Monday, January 23, 2006

It's On Like Donkey Kong

I don't want to be Debbie Downer about this but today's game means that the Steelers will be picking no sooner than 31st in this April's draft. Not great. The silver lining, however, is that Pittsburgh gets to go to a Super Bowl for the first time in ten years. OK, I'm kidding -- at least about the draft. I'm quite serious about Pittsburgh going to the Super Bowl.

Jeez, after last week's little get together, this seemed like preseason on the stress scale. The Steelers got to off to another quick start, Jake Plummer turned into a pumpkin, I looked up right before halftime, and it was 24-3. Eerily, the same first half ass-whuppin' New England put on Pittsburgh a year ago. The last thirty minutes saw Denver score two touchdowns, but they never got closer than 10 points. And with Roethlisberger, apparently he matures in dog years because our baby's all grows up! (Yep, two weeks in a row on that quote.) Anyway, let's get to it:

... Alright, there were about eight different "keys to the game," and one that wasn't mentioned anywhere else was making Todd "Lattimer" Sauerbrun a non-factor. Not only can the guy kick the ball 70 yards in the air, but he's also roid-raged enough to serve as the gunner after actually punting the ball. OK, I don't really think that Sauerbrun was ever really somebody to be concerned about, but he did embarrass the hell out of Ellis Hobbs last week when he forced a fumble during a punt return. Plus, and I mentioned this last week too, you have to love a punter who looks like Janikowski's fat older brother who has to jump off the top bunk, head first, into his helmet to get that thing on. So props on that.

... Now, my first real play of the game goes to Nate Washington. 3rd-and-7 on the Steelers' first drive, ball near midfield, and Nate makes a nice grab on a 13-yard out pattern. I'm sure most people who don't follow this team's first reaction was, "Who the hell is Nate Washington?" followed immediately by, "Where the hell is Tiffin?" but for Steelers' fans, it was a really big play. It kept the drive alive, and more importantly, probably gave Washington a little confidence in case Ben might come back to him later in the game.

Now this play wouldn't have even taken place if not for Hines making his tip-drill catch that's almost becoming routine. That fact that it ends by him getting the crap knocked out of him, probably means it won't find a permanent place in the playbook, but that could've very easily been a encore, half field presentation of Champ Bailey's pick-for-(nearly)six from a week ago. Instead, Hines somehow makes the catch and keeps the drive alive.

A couple of plays after Hines' rebound, the Steelers dodged another bullet after a Willie Parker fumble was overturned. After watching replays, I was pretty sure Willie's knee was down before he lost the ball, but I honestly wouldn't have been surprised if the call on the field stood. I was wrong on both counts. Willie's elbow was down, and Pittsburgh kept the ball. And that set things up for Nate.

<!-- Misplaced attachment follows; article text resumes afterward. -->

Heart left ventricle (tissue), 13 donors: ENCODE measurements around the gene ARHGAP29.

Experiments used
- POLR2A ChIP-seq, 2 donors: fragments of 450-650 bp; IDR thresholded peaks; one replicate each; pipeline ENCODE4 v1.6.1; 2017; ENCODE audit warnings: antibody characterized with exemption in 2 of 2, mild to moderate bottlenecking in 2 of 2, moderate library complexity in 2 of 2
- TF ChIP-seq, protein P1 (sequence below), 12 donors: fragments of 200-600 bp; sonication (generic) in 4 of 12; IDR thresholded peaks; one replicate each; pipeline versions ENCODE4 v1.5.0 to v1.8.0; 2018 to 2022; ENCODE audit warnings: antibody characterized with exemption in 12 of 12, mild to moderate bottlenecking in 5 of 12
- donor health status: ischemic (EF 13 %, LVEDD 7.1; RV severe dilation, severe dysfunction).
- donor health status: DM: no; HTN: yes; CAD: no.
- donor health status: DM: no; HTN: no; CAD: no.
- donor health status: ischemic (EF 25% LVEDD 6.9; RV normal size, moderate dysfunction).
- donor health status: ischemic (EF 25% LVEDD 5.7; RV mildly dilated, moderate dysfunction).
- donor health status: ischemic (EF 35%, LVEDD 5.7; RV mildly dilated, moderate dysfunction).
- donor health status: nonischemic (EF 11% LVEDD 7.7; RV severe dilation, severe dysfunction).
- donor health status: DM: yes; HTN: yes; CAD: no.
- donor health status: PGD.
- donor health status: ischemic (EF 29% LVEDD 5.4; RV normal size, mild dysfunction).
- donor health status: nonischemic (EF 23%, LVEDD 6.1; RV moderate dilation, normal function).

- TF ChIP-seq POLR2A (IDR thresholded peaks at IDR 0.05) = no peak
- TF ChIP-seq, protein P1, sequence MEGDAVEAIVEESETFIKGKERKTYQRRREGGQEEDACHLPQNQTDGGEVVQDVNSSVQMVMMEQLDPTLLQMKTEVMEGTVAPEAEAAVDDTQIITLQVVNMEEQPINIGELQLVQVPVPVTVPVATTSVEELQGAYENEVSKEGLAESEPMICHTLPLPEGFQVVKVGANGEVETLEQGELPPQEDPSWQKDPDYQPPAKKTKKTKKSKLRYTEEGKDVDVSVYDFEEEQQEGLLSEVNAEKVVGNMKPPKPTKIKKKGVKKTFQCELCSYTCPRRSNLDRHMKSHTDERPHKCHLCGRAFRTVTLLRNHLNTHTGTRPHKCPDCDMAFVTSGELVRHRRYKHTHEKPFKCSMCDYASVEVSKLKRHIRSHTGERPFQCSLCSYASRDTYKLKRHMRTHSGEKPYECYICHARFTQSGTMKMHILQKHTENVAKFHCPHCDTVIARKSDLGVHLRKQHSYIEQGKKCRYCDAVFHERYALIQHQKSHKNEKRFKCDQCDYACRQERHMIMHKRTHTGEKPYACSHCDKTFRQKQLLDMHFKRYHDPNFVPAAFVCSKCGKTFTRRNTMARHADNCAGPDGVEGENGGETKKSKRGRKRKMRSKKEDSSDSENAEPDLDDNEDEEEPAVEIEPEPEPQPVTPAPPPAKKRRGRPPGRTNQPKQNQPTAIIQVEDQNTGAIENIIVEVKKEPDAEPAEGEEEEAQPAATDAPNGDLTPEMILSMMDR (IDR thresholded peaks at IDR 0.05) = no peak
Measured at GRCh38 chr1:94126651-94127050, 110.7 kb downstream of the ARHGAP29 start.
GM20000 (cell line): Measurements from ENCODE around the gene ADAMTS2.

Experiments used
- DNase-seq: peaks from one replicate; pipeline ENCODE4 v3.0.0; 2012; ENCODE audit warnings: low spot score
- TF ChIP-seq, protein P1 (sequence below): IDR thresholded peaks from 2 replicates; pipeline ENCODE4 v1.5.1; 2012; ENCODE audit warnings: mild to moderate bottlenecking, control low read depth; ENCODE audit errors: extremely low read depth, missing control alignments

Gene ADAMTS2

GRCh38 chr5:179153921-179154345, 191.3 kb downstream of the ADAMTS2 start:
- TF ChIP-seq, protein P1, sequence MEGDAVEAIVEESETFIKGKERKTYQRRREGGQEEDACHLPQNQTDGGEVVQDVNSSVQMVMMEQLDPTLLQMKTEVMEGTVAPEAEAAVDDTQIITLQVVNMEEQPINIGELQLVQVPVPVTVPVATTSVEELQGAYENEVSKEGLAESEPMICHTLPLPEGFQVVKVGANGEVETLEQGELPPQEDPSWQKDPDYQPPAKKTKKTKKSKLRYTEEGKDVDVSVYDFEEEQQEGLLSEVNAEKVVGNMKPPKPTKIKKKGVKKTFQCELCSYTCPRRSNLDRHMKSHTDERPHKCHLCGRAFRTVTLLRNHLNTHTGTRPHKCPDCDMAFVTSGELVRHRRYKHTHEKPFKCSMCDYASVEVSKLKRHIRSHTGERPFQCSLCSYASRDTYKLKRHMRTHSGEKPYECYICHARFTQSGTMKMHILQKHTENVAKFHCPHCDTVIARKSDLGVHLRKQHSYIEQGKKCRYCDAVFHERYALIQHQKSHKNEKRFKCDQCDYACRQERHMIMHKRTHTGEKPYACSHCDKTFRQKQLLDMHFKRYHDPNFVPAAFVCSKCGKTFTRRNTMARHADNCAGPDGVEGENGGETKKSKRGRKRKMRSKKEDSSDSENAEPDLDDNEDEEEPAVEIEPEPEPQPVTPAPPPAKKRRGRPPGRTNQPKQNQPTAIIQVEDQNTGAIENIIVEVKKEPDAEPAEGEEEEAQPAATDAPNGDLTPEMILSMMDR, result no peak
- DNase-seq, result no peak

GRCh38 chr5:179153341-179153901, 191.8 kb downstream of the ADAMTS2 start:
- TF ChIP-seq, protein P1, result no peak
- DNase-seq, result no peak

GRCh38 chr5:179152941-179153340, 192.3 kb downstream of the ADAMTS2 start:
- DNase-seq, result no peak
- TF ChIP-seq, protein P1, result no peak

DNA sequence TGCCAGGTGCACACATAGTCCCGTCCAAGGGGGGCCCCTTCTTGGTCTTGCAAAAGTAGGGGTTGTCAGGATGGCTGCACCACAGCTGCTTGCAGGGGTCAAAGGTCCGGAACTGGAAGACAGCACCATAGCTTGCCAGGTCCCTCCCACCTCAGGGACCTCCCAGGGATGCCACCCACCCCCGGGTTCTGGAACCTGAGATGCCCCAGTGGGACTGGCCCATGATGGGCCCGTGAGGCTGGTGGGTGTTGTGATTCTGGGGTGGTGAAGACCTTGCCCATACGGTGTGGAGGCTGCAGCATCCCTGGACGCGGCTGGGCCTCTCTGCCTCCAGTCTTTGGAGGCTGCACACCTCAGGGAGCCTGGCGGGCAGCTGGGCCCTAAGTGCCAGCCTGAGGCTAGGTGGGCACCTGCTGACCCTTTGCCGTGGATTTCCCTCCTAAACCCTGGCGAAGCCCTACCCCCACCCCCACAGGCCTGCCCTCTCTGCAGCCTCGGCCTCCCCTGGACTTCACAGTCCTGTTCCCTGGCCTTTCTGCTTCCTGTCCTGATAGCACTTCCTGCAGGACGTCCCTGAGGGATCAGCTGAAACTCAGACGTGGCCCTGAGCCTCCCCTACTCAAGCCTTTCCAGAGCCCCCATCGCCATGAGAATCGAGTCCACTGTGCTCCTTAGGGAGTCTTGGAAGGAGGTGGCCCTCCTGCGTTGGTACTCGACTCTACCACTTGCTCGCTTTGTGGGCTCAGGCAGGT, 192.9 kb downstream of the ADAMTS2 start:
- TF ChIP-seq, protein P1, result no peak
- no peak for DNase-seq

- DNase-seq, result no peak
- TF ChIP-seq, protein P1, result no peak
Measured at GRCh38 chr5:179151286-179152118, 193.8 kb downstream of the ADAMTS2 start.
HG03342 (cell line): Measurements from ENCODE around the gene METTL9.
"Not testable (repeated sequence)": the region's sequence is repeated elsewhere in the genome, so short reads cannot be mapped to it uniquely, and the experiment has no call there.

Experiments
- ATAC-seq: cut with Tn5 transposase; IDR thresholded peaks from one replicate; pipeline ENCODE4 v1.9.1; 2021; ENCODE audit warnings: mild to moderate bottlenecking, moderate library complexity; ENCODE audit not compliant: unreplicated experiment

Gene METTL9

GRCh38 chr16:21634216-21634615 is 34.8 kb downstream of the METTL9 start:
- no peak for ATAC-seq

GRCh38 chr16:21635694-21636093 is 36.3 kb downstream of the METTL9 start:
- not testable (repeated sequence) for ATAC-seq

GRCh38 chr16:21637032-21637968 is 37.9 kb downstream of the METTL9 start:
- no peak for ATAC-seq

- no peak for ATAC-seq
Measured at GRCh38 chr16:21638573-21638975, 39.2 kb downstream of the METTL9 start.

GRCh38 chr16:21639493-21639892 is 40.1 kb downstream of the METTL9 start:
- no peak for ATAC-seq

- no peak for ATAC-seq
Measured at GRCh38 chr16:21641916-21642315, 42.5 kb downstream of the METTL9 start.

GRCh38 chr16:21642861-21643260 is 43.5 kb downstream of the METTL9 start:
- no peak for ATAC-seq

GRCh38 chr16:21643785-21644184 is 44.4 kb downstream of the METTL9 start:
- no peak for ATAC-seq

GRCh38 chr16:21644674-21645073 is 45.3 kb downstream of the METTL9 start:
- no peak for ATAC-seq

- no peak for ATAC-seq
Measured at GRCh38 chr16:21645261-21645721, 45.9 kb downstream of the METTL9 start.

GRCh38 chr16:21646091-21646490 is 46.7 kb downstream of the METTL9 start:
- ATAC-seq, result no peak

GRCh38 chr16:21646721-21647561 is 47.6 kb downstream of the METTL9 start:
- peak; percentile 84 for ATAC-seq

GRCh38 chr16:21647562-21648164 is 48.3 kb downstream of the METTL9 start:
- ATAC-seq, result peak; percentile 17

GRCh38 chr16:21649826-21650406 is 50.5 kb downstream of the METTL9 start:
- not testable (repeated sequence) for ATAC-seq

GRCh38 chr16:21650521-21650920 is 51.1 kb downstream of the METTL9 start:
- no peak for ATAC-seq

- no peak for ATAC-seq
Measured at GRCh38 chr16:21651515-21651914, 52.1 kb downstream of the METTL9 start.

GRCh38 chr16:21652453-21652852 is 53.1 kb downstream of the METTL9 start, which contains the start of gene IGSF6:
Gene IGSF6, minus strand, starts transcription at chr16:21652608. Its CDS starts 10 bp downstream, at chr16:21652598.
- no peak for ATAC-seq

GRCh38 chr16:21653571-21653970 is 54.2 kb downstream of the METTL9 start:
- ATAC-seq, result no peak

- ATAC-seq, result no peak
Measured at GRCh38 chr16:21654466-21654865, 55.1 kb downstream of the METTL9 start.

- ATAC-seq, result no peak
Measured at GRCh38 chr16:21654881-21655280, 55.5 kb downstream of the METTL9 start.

... Pittsburgh settled for a Skippy field goal on their first drive, and after watching Jeff Reed have another spectacular under-the-radar season, I'm convinced he might be one of the best kickers in the NFL. Both of his kicks were over 40 yards and both were right down the middle. He did have the one kickoff go out of bounds, but I honestly think that's the first time I've seen him Vanderjagt one since 2003. Plus, how can you not like a kicker who (a) wears wristbands that match his jersey, and (b) wears a mouthpiece. That's almost as ridiculous as Gardocki wearing that mullet wig under his helmet. Almost.

... On Denver's second drive, Plummer got J. Peezy'ed and fumbled. That was pretty cool, but nothing compared to watching Casy Hampton try and track down the ball like he was a sea lion trying to catch a runaway fish on the beach. My buddy Andy actually commented that the Hampburglar looked like a Hungry Hippo trying to gobble up, uh, Hungry Hippo pellets. Too funny.

Two plays later, Roethlisberger threw a rocket to Heath Miller down the middle of the field for a 24-yard gain. Two things stick out on this play: (1) Miller made a great move to get open, and (2) usually on skinny posts, the safety has a clear shot to knock the crap out of the receiver. Instead, Miller caught the pass, lowered his shoulder and donkey punched Nick Ferguson back about two yards. Yeah, if this Miller kid sticks with it, he might turn out to be OK.

... People were talking all weekend how Champ Bailey was going to shut down Hines Ward, and the Steelers would have to rely on their other wideouts to make plays. Who the hell knows if this was actually Denver's game plan, but it sure looked like it on Pittsburgh's first touchdown. Ben pump-faked a short pass to Hines and found Cedrick Wilson wide open in the corner of the end zone. Bailey was about two steps too slow primarily because he bit on the Hines pump-fake.